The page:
new mercies, each and every morning.

Monday, June 23, 2014

When I was working at summer camp two years ago, we had a group of inner-city kids from Fresno that came up for a week. The kids were a part of an organization called Dakota House, which was an after-school house/program that helped kids in really difficult situations. The week with Dakota House was filled with laughter, love, and lots of hard stories from what these kids had gone through. I loved being able to share the word of God with them, reminding them that they are loved, regardless of what they had been through.



The director of the organization, Miss Jaime, always requested we sing the same song at campfire each night, one she had deemed Dakota House's song. The song was called "Sweet Mercies," and is about the new mercies that God provides us each and every morning. The chorus, which the kids would sing and dance along to each night as we played our guitars around a roaring fire, went like this: Let your mercies fall from heaven / Sweet mercies fall from heaven / New mercies for today / Shower them down Lord, as we pray. 

Important words to remember, for kids going through some of the most difficult situations I could imagine, that each new day, the Lord provides a new slew of mercies. An ongoing, and present process, creates reassurance for these kids, and for us as mature believers.

My summer internship with the Free Methodist church has me diving deep into Wesleyan theology, and applying it on a day-to-day basis. I'm loving the opportunity to sit and soak in some familiar theological concepts, and finding new and enlightening aspects within them. Recently, we read through The Scripture Way of Salvation, which details Wesley's views on salvation, What struck me the most in this sermon was how salvation is framed as a current thing, experienced over time, in this life. Not a "get-saved" moment that rests in history and is framed as a singular date, but an ongoing process. He argues against the idea of salvation as heaven, or eternal happiness, but something we are blessed to experience in the here and now - I mean, how COOL is that. Salvation isn't something we received in the past, or something we anticipate for the future, but something currently present -- something we wake up to each and every morning, just like the sweet mercies from our incredible God.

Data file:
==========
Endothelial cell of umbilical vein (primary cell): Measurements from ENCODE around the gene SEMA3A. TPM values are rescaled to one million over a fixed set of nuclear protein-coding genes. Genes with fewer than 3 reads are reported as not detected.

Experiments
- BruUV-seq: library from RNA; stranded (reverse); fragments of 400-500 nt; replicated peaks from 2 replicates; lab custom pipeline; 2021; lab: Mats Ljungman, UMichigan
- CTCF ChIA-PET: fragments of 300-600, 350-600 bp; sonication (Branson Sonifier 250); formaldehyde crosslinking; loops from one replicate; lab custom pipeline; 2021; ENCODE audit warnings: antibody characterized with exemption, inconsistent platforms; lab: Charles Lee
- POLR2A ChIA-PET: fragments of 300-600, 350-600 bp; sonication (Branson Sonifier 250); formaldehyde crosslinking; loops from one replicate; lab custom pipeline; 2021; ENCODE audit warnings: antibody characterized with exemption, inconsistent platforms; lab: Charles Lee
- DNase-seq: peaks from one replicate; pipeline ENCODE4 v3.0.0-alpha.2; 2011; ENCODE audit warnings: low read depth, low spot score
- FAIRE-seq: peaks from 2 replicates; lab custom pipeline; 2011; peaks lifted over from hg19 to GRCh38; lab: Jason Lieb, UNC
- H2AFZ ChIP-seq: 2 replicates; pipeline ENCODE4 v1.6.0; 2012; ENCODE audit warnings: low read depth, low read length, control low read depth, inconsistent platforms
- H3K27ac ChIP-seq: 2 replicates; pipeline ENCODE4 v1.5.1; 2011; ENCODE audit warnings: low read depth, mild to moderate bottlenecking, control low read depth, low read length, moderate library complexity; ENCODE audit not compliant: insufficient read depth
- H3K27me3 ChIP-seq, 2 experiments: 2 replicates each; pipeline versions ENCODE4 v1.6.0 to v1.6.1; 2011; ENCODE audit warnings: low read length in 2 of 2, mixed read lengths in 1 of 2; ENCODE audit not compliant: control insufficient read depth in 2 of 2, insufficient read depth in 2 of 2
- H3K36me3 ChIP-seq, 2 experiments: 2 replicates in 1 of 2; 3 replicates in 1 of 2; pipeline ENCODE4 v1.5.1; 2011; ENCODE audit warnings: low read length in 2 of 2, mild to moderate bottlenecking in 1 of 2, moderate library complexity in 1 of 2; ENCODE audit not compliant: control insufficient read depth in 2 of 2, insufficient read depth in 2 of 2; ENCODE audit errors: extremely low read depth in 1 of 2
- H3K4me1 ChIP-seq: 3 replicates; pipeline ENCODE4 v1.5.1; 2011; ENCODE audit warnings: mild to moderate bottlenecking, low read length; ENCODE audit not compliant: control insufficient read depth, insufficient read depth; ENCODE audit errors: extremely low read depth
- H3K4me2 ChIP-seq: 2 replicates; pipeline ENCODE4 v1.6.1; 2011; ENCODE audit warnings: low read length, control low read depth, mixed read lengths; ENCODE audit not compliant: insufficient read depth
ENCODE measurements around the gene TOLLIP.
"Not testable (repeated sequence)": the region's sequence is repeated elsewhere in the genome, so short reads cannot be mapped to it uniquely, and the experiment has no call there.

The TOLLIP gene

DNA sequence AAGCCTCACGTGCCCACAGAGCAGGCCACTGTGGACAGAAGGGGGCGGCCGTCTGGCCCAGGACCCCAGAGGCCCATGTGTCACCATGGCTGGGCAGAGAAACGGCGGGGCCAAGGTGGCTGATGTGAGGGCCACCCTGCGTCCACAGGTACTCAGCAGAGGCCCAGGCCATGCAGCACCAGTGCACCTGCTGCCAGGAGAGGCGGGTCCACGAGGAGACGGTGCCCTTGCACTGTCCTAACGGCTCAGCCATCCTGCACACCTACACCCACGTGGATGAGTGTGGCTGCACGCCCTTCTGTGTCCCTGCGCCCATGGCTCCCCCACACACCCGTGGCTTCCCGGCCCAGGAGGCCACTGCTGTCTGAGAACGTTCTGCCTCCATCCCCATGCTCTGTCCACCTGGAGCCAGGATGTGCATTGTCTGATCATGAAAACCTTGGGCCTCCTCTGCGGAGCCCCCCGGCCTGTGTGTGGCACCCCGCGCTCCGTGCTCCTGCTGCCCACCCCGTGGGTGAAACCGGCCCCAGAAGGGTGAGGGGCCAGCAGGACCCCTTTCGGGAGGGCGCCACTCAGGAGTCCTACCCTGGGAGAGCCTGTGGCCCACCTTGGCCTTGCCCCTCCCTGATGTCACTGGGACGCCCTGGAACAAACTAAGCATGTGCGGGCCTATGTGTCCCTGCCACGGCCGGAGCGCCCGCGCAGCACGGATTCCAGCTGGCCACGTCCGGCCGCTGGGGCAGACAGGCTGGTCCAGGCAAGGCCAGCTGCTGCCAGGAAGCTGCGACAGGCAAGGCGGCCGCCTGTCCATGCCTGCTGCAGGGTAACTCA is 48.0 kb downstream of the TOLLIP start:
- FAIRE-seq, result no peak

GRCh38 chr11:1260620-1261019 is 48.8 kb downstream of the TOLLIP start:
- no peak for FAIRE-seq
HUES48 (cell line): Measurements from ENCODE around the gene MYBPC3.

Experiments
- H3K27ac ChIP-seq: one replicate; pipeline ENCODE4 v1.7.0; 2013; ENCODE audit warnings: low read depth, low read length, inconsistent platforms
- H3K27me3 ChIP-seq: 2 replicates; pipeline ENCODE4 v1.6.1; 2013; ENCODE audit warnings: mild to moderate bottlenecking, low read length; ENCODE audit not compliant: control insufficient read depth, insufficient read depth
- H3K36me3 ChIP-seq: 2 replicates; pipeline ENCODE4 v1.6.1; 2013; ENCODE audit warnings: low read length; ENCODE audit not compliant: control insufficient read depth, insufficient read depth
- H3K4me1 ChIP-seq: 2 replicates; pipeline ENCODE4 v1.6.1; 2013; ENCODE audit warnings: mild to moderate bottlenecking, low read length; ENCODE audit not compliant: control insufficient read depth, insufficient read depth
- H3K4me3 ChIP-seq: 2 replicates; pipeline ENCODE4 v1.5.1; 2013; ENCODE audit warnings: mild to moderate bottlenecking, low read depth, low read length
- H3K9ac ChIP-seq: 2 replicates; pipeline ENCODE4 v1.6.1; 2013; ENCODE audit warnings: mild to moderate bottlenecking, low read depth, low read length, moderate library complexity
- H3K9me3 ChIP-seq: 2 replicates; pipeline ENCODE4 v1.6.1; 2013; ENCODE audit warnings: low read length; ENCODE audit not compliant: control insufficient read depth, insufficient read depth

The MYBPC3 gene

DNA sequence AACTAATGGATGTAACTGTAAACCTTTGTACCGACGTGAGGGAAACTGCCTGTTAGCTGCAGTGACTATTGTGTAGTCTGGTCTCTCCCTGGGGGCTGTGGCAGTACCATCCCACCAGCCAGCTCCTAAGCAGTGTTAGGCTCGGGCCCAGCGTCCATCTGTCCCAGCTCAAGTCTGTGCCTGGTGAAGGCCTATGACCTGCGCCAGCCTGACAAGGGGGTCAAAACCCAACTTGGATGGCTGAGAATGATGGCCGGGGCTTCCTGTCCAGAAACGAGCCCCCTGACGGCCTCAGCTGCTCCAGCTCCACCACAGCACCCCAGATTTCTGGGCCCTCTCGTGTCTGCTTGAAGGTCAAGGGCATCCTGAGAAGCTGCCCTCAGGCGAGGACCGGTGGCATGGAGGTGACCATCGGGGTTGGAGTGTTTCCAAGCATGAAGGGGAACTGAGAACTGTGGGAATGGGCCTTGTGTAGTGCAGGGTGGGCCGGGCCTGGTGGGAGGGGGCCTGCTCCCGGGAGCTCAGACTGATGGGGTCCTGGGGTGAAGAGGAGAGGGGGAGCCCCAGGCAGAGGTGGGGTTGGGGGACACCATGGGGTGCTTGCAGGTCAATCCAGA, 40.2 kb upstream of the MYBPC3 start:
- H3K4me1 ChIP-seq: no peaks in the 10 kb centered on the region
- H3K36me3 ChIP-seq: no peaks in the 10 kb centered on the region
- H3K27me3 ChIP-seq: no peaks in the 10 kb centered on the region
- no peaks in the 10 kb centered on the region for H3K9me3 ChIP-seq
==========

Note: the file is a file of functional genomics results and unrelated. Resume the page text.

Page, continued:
The salvation which is here spoken of is not what is frequently understood by that word, the going to heaven, eternal happiness. It is not the soul's going to paradise, termed by our Lord, "Abraham's bosom." It is not a blessing which lies on the other side death; or, as we usually speak, in the other world. The very words of the text itself put this beyond all question: "Ye are saved." It is not something at a distance: it is a present thing; a blessing which, through the free mercy of God, ye are now in possession of.

How would our lives change, if we took this to heart and woke up each new morning in light of the salvation we are currently experiencing -- how transformed would our day-to-day tasks be! And that has been one way I have been trying to weave what I am learning from Wesley into my internship this summer. My summer internship is becoming fairly routine, especially as we arrive at the midway point. Arrive at the office at 9:30, shadow a few directors, input data, each lunch, finish up small projects, and go home. I don't want my summer to become a routine, I want to experience the ongoing, current salvation of God on a day-to-day basis, that inspires and motivates me to breathe in Christ and do his work, in light of the great work He is doing in me!

Maybe I'm rambling at this point. 
But I've just been reenergized by framing salvation in this way.

Another section of the sermon that hit me hard, was the section on faith and confidence in Christ.

And it is certain, this faith necessarily implies an assurance (which is here only another word for evidence, it being hard to tell the difference between them) that Christ loved me, and gave Himself for me. For "he that believeth" with the true living faith "hath the witness in himself": "the Spirit witnesseth with his spirit that he is a child of God." 

"Because he is a son, God hath sent forth the Spirit of His Son into his heart, crying, Abba, Father"; giving him an assurance that he is so, and a childlike confidence in Him.” But let it be observed, that, in the very nature of the thing, the assurance goes before the confidence. For a man cannot have a childlike confidence in God till he knows he is a child of God. Therefore, confidence, trust, reliance, adherence, or whatever else it be called, is not the first, as some have supposed, but the second, branch or act of faith.

Assurance, goes before confidence. How often we glaze over the "child of God" phrasing in our lives. It's something we've accepted and understand, and totally get, and blah blah blah – we're numb to it. Admit it. Does your chest twist up and your heart skip a beat when you realize that you are a child of the most high? That the God who created the mountaintops and valleys, who crafted this incredible world and stitched together your inmost being, considers you a child of his own?

A man cannot have a childlike confidence in God till he knows he is a child of God. This confidence (which is preceded by this assurance that we are children of God), is a foundation for FAITH, which in turn creates the means for our salvation, that great and glorious ongoing and PRESENT aspect of our lives.

It all connects together, it all fits together, and it is helping me wake up each and every morning with a renewed purpose for a seemingly routine job. Glory be to God!


Respectfully submitted,
Leah

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